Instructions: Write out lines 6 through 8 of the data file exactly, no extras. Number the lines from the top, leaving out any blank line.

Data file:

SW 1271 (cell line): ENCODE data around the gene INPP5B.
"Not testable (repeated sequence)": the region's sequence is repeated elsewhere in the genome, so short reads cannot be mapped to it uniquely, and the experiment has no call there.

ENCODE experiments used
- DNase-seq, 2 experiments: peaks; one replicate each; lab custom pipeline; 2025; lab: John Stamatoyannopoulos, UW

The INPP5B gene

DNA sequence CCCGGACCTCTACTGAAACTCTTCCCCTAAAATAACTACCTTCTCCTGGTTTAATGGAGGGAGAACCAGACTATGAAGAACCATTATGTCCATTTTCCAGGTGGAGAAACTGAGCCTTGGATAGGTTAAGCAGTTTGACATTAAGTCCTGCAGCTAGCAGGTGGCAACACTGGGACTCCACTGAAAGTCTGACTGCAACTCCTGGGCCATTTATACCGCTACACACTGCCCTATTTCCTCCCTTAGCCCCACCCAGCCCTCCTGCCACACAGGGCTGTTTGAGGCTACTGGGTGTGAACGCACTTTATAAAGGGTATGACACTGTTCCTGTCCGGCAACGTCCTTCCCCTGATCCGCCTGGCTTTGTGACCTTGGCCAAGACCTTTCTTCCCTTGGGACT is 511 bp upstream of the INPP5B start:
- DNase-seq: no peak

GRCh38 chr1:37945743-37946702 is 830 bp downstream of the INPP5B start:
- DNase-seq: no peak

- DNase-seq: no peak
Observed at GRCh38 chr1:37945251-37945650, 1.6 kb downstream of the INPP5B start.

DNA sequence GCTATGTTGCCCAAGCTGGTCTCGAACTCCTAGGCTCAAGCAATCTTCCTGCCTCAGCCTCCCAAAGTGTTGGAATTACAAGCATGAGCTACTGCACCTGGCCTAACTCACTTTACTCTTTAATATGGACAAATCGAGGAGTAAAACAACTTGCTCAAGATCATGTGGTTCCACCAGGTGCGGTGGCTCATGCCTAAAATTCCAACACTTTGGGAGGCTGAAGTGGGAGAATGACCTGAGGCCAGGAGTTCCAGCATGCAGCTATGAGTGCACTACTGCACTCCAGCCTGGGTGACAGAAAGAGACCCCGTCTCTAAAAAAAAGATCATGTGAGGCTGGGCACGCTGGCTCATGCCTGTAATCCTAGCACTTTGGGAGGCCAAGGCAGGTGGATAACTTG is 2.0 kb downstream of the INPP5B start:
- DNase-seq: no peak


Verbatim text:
DNA sequence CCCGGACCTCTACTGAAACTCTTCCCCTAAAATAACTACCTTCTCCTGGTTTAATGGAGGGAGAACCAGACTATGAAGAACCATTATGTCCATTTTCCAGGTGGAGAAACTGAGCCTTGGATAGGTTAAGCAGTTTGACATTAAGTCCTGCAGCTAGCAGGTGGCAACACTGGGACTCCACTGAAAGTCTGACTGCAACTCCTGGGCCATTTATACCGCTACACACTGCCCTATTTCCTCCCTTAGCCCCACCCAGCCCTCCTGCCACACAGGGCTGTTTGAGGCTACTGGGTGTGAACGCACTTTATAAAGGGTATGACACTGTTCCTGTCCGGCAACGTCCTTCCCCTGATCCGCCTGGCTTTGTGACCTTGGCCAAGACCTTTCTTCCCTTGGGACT is 511 bp upstream of the INPP5B start:
- DNase-seq: no peak

GRCh38 chr1:37945743-37946702 is 830 bp downstream of the INPP5B start: